Sep 092019
 

Valve Bone WoeThe temptation to dismiss Chrissie Hynde’s new album Valve Bone Woe as aging rockstar populist folly might be tempting. But I would beseech you not to, at least not yet, no matter how the rocky (rockers?) road to hell may be littered with many a late career jazz diversion of dubious content, however lucrative. (As in, please don’t sing it again, Rod.) This is more in the territory of a respectful nod to another genre, rather than any bandwagoneering, and is perhaps a brave choice for Hynde, if certainly unexpected. Plus, this album comes at a time when her day job is far from faltering, the Pretenders currently riding a prolonged late summer of renewed acclaim. So what has she got to prove?
Continue reading »

Sep 062019
 
Revolution Girl Style Now

This post brings our week of riot grrrl to a close. Although not everyone featured in these posts may even explicitly identify with the riot grrrl movement, and certainly not everyone who does identify with the movement could be featured, I hope that these posts have given a brief overview of the era and given enough additional references to allow interested readers to further explore on their own.

Although I missed the original riot grrrl movement, I felt it was important to learn its lessons myself through the writing of these posts and embark on my own year of the riot grrrl. Maybe, dear reader, you will feel called to do the same. The riot grrrl movement remains relevant today, not just politically, but musically. The often brutally honest lyrics and the powerful instrumentals have inspired another wave of musicians. It’s no wonder that riot grrrl anthems have been revitalized through covers. Did I miss a cover of a riot grrrl song that really speaks to you? Share in a comment!

Continue reading »

Sep 052019
 
Bratmobile

Alas. Even in a week of riot grrrl posts, we cannot feature every band associated with the riot grrrl era. However, in this post we get to hear a new group of riot grrrls put a fresh take on songs ranging from traditional punk and rock genres to more surprising choices. I’ll give you a hint: you should know better than to cheat a friend.

Continue reading »

Sep 042019
 

In the Spotlight showcases a cross-section of an artist’s cover work. View past installments, then post suggestions for future picks in the comments!

L7 cover songs

L7 formed in Los Angeles, outside of the riot grrrl hub of the Pacific Northwest, in 1985 with just two members. Donita Sparks and Suzi Gardner both provided guitar and vocals. Jennifer Finch on bass and Anne Anderson on drums joined shortly after. The bass and drum spots changed throughout the band’s career, but Sparks and Gardner have been through it all. L7 may not formally identify as a riot grrrl band, fitting more into the grunge scene, but their timing and musical content make them relevant to the broader movement. 

L7’s politics are no secret. Early in their career, the band organized the Rock for Choice benefit concert to raise money for abortion access. This benefit, started in 1991, continued every year until 2001, when the band started their “indefinite hiatus.” The venue featured both fellow riot grrrl bands like Bikini Kill and allies like the Foo Fighters and the Red Hot Chili Peppers. L7’s activism is still strong. Their first new song after the conclusion of their 18-year hiatus, “Dispatch from Mar-a-Lago” was released in 2017. They followed this with “I Came Back to Bitch” in 2018, with lines like “throw some bloody rags of fun” referring to their earlier days when Donita Sparks took out her tampon on stage and threw it into a mud-throwing crowd. (Forget bra burning, tampon throwing is the riot grrrl way.) Their latest album, this year’s Alfa Y Omega, even includes the line “make no mistake – lock us up, lock us up” in the song “Burn Baby.”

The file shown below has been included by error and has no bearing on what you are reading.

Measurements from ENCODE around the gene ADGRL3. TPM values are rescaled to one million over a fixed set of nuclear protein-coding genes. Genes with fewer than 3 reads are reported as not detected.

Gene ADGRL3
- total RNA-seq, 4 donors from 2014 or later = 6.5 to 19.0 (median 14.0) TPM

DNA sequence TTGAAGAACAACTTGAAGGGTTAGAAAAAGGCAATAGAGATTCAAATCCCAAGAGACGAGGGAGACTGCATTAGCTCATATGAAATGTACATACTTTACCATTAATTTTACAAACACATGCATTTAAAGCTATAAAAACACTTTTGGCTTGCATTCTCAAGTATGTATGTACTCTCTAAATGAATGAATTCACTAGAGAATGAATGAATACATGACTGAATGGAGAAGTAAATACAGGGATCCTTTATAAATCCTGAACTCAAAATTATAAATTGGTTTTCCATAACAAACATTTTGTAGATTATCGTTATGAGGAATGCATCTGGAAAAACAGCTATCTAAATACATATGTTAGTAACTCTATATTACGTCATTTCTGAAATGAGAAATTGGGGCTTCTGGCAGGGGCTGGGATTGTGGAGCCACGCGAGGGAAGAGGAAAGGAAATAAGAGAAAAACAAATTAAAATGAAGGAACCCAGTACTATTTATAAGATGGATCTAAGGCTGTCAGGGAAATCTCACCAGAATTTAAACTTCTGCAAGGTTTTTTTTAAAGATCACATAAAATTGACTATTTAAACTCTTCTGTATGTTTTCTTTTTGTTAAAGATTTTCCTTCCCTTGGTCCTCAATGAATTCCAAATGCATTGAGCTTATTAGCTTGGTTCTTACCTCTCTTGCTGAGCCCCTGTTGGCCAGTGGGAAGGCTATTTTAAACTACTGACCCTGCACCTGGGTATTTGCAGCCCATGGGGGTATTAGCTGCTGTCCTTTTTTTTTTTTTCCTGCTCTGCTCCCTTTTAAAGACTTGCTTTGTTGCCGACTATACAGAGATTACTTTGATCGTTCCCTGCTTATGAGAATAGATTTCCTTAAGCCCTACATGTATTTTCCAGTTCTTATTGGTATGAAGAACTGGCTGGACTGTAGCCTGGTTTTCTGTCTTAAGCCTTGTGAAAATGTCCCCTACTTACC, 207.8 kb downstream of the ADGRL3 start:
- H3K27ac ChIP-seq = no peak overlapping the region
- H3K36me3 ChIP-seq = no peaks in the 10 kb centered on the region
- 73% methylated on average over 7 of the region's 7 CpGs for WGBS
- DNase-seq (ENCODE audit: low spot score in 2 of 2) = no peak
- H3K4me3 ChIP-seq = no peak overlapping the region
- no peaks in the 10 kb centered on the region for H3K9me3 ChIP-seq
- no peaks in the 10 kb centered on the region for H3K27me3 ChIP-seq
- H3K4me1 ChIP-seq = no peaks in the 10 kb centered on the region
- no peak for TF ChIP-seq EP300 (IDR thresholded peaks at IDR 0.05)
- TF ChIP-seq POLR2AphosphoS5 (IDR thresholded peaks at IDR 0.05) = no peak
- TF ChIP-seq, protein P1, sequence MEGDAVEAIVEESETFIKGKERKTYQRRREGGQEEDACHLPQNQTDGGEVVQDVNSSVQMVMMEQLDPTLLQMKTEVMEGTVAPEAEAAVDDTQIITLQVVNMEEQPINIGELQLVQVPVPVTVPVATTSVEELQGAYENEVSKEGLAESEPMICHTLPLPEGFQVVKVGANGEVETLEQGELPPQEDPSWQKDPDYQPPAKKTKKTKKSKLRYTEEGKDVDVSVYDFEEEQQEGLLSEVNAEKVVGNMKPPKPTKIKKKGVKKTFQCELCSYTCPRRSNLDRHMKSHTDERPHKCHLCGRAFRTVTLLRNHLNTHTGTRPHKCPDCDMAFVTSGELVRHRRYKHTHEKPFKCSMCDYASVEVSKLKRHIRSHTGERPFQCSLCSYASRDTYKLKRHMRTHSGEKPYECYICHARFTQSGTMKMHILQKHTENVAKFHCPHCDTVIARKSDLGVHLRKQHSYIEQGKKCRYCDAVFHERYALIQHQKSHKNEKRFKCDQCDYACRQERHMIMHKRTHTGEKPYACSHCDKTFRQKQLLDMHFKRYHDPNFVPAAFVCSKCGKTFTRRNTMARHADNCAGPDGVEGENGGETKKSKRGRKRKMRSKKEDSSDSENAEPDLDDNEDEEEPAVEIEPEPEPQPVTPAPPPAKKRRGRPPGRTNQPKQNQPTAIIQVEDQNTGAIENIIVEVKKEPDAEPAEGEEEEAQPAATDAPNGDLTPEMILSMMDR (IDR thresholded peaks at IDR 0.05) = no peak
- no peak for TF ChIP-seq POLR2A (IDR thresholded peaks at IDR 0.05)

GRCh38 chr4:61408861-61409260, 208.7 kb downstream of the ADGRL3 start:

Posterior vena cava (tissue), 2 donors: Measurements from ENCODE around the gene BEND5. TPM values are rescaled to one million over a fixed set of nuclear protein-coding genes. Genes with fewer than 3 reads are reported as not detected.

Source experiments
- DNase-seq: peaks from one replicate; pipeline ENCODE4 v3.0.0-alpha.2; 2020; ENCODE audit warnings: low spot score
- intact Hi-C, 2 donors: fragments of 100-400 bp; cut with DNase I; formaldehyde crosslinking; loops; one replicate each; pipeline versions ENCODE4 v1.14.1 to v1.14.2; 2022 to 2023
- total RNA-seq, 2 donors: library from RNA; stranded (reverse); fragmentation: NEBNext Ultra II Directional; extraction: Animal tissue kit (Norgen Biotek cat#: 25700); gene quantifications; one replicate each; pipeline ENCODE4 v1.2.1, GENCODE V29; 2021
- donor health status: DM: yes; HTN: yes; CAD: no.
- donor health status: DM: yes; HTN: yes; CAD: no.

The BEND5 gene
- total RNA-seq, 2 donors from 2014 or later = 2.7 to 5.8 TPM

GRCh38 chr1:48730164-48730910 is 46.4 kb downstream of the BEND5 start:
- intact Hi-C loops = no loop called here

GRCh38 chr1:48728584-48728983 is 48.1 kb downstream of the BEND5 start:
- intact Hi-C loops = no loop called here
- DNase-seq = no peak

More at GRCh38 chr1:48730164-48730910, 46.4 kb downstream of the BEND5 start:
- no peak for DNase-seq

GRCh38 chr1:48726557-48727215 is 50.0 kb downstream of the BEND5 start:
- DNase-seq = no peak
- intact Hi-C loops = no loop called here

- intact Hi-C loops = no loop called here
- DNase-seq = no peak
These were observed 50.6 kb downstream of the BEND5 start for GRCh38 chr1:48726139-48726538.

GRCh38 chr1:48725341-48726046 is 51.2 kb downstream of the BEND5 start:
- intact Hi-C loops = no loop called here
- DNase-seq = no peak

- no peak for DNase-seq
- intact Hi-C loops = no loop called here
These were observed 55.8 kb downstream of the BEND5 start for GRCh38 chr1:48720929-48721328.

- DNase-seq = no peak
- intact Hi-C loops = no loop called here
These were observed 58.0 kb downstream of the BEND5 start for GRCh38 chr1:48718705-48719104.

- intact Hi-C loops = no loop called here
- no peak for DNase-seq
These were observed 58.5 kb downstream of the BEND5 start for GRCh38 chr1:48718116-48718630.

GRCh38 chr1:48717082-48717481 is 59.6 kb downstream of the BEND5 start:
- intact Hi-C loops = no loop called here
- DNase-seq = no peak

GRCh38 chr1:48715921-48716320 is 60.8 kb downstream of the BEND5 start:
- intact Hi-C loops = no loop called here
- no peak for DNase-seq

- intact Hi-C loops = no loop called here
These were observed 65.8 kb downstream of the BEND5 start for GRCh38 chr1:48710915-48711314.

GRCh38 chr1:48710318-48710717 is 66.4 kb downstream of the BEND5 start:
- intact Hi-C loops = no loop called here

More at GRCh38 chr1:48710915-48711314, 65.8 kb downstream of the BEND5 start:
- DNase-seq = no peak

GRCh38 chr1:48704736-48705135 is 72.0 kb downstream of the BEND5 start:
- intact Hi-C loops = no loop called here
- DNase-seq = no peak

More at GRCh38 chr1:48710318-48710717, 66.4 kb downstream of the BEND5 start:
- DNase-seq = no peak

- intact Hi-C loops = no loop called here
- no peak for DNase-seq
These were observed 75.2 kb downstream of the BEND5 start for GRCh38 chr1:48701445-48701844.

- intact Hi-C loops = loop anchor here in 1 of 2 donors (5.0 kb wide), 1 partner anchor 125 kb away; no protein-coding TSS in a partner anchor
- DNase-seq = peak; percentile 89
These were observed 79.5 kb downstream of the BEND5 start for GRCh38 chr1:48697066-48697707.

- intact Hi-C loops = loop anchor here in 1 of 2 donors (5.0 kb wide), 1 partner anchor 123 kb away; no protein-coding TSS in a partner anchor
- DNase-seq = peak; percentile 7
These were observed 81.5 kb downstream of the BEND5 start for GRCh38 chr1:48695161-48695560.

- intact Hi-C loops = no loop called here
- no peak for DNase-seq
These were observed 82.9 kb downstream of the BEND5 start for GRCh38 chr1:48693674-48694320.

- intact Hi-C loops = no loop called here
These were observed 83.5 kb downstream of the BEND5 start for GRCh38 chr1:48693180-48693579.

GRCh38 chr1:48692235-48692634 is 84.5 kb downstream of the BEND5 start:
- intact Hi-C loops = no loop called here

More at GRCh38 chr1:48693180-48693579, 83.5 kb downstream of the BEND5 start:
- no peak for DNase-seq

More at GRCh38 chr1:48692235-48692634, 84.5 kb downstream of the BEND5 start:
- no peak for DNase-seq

Outside of their original work, you can find hints of L7’s feminism in their covers. Hear/see for yourself…

Continue reading »

Sep 032019
 

In the Spotlight showcases a cross-section of an artist’s cover work. View past installments, then post suggestions for future picks in the comments!

sleater-kinney covers

When Sleater-Kinney reunited for the first time in 2015, they commented on the riot grrrl movement for an interview with The Cut.

For [guitarist Corin] Tucker, riot grrrl isn’t a dirty word. “I was definitely part of riot grrrl in Olympia,” she said. “For me, that was about having this really supportive group of women that wanted to do art — that was fanzines, that was music, it was spoken word, it was visual art — and that we would support each other and make a larger space for women’s voices in the world.

Tucker said, “For us, the lyrics are really tied to our beliefs and our desire to change things – that’s really the scene that we came from, is all about sincerely being angry and wanting to use music to change the world, basically,”

 

Now, as they prepare to release a new album, I’m hopeful that a change in this world is on the horizon. There is a riot grrrl in all of us, and now is the time to be heard. 

Continue reading »

Sep 032019
 
partner cover rush

The 2010 Rush documentary Beyond The Lighted Stage has a strange effect on all those who witness it. No matter what one thought of Rush and their music before viewing it, you would have to be some kind monster to hate them afterward. Their heartfelt bond with one another, self awareness about their effect on men (check out their cameo in 2009’s I Love You Man), as well as, of course, their virtuosic musicianship, proves riotously lovable on screen. As a result, people who have never been “into” Rush before have come away liking them, or at the very least wanting to like them. Continue reading »